Every day individuals and families are struggling to make ends meet in the First State. Hunger does not discriminate against gender, weight, color or ethnicity. It does not stereotype. It’s affecting a working family of four, a single mom and her two children, a college-educated man who recently became victim of the failing economy and an elderly woman living off of a small monthly social security check.
Wilma never in a “million years” thought she’d need food assistance. With a degree from The Ohio State University, Wilma spent her career working in the operations field. Two years ago the position she held for 15-plus years was eliminated when the company downsized from 200 employees to 15. Since then it’s been an uphill battle.
“It’s so emotional when you lose your job,” she said. “You lose healthcare and it seems like your whole world crashes.”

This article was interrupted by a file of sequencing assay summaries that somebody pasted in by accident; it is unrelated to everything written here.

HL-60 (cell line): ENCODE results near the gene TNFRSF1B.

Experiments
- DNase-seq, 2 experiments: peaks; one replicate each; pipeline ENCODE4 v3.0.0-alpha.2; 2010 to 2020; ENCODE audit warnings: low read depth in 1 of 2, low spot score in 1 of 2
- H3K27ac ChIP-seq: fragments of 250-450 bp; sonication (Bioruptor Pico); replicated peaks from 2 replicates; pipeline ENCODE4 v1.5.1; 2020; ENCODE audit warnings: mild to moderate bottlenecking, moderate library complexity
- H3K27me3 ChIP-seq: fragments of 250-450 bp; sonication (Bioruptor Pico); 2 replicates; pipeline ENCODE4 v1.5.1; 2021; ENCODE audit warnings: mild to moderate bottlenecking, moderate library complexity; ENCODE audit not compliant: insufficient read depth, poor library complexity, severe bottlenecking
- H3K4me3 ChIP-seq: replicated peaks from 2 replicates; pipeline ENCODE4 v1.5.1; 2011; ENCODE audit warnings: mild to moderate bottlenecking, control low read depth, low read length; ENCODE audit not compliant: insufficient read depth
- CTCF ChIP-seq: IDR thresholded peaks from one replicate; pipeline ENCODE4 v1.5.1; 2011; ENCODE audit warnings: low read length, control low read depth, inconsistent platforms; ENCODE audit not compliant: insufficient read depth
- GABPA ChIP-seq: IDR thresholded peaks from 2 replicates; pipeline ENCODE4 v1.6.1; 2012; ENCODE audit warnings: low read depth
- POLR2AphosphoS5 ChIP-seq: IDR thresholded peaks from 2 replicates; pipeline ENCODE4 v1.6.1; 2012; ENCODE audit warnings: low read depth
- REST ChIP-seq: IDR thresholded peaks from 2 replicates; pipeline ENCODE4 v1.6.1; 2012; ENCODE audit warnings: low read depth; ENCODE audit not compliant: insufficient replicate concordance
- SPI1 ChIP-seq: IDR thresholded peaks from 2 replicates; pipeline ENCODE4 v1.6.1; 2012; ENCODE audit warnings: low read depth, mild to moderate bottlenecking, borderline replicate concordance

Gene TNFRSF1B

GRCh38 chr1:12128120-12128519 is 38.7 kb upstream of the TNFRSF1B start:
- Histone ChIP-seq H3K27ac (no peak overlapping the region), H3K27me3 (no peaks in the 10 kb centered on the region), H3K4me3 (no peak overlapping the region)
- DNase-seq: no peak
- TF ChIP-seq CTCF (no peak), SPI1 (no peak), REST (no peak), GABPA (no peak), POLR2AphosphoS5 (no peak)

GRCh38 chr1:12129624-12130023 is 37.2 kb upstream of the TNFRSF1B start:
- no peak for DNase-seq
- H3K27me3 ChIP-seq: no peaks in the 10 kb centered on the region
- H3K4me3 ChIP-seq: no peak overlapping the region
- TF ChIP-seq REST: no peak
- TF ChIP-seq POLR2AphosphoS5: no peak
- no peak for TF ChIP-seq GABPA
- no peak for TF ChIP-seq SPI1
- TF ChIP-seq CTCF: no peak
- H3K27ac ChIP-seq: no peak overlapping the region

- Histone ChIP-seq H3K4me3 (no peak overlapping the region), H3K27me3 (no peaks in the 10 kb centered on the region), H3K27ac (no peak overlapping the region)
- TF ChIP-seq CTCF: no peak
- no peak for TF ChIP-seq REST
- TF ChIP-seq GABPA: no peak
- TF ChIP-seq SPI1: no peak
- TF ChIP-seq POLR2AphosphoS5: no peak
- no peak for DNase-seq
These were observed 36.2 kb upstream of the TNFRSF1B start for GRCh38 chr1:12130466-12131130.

To help make ends meet, Wilma visits Calvary Assembly of God’s food closet in Dover. She has full custody of her 15-year-old grandson so the food she receives allows her to feed herself and grandson.
“I was ashamed to come at first,” she said. “Here I was making $50,000 a year and now I’m not making anything.”
Hall currently receives $16 a month in food stamps. “At first I wasn’t going to use food stamps, but I thought about it and $16 is milk, a loaf of bread and a few other things I may need.”
She’s currently searching for a job, but it’s been difficult with the economy. Her resumé is on several professional sites and a headhunter is helping her with the job search. “I’m not old enough to retire, but it feels like my experience means nothing.”
She encourages all to give back to the community. “Give a can or two,” she says. “Today you’re giving for your neighbor. It might be for someone you sit next to in church or someone you ride the bus with.”